He says that while they’ve faced their fair share of obstacles over the last five years, hiring remains the biggest challenge. But one of the keys to that challenge is realizing that passion is contagious, so they need to tap into their existing employee base. “Something we’ve found true in our experience is that if you find one person who is really passionate about something—whether that’s programming, music, anything—they tend to know many others who are equally passionate. Most of our best hires have been born from finding one crucial person in an area, and asking if they have any friends interested in interviewing,” he says. “Passionate people are also great at recognizing genuine passion in others – we rely heavily on our employees’ gut reactions to interviewees during our hiring process. If our employees get a bad feeling about a potential new hire, we take that as a serious early warning sign.”
Greenberg was lucky to find a passionate co-founder to build his company. And while finding a great partner or co-founder can be difficult, Greenberg says it’s especially necessary for young entrepreneurs. “Even for people with years of experience in an industry, it’s easy to not know what you don’t know and having a partner to bounce ideas off of can be invaluable. Everyone has strengths, and if you can find a partner who excels where you don’t – or aren’t interested in – it can grow your company exponentially quicker than trying to take it all on alone.”
The online music space is full of Grooveshark competitors including Last.fm and Pandora. “There are a lot of players in the online music space, and more coming everyday. Some services, like Pandora, are easy to differentiate Grooveshark from because the radio service they offer is inherently different than what we do.” But despite the competition, Greenberg says it’s all about removing barriers between music fans and the songs they want to hear. “At the end of the day, the entire music industry is competing with piracy, so our philosophy is to focus on product development above all else, so we can provide a better experience than is available illegally.”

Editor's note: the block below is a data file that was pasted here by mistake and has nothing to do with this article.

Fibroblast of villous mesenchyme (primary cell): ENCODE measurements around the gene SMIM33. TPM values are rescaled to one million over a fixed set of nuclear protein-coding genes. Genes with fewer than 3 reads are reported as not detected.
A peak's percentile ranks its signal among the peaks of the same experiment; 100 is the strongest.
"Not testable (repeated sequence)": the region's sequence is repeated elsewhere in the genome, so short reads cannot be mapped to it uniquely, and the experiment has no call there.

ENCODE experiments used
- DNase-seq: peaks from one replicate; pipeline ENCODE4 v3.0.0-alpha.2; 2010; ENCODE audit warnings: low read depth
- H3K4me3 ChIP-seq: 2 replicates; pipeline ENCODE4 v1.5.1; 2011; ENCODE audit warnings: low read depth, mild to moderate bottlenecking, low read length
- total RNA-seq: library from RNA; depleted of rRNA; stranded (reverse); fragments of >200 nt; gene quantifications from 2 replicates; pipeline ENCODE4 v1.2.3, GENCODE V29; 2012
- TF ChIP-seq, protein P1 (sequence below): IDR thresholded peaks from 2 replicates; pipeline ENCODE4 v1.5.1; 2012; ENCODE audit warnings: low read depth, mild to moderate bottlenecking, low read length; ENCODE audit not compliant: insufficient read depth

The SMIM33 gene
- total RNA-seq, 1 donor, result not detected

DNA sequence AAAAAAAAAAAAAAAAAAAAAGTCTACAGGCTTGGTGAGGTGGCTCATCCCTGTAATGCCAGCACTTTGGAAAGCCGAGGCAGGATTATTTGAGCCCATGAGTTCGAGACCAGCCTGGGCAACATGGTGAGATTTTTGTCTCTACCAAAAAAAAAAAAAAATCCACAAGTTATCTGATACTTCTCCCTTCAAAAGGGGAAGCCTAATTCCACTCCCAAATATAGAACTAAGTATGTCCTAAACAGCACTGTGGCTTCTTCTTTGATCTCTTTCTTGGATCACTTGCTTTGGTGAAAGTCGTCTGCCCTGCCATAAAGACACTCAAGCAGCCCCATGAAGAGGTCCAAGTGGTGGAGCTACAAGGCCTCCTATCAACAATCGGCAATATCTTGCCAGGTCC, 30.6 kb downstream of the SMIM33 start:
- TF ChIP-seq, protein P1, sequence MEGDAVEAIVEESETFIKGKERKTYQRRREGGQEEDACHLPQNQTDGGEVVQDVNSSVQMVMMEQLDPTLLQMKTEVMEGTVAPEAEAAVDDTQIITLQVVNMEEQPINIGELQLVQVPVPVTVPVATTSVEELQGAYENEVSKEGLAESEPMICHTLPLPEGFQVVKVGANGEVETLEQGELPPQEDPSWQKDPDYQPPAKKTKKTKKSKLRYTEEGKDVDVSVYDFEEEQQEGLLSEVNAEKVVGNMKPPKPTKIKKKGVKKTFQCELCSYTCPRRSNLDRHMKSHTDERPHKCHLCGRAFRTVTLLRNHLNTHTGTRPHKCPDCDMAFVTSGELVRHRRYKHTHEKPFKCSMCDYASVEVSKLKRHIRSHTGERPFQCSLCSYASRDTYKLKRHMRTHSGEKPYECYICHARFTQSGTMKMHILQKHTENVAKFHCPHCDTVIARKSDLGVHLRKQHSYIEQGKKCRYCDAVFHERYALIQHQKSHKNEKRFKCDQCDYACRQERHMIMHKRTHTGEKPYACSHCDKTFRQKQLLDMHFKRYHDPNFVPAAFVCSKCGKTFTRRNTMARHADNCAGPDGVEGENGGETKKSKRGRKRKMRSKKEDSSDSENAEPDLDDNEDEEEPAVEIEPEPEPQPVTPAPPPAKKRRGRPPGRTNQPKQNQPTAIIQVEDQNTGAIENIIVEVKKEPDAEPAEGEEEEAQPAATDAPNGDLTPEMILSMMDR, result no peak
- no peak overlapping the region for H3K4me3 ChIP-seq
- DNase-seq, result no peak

Greenberg has said that he wants Grooveshark to be the YouTube of music. But for him it wouldn’t stop at ubiquity – he would constantly keep striving to be better. “I’m really happy with the team we’ve built, the products we’ve released, and the growth we’ve received,” he says. “Of course, YouTube is practically a verb now and is one of the largest websites in the world, which is definitely something to aspire to. Even if we reach that level of notoriety, however, we still won’t feel like we’ve achieved everything. Has YouTube stopped innovating and improving their service?”
Greenberg follows the Nike philosophy of entrepreneurship – he says his biggest piece of advice to entrepreneurs is to just do it. “Take the risk. Now is the best time in your life to do so – after all, if you’re planning on going nowhere but up, you’re always going to have more to lose tomorrow than you do today,” he says. “You’re young—get out there! Start a company. If it fails, start another one. Keep trying, and always remember that your perception shapes the world around you, so don’t settle for a low expectation of yourself.”
As for what’s next for Grooveshark, Greenberg says only time will tell. Whatever he does next, the location will remain the same. “Even though we’re expanding our teams into places more traditionally viewed as music and tech hubs, the core of Grooveshark will always be in Gainesville.”
Read more: http://www.businessinsider.com/why-building-outside-silicon-valley-helped-grooveshark-succeed-2011-6#ixzz1QlQkgNxp
This entry was posted on Thursday, June 30th, 2011 at 8:05 am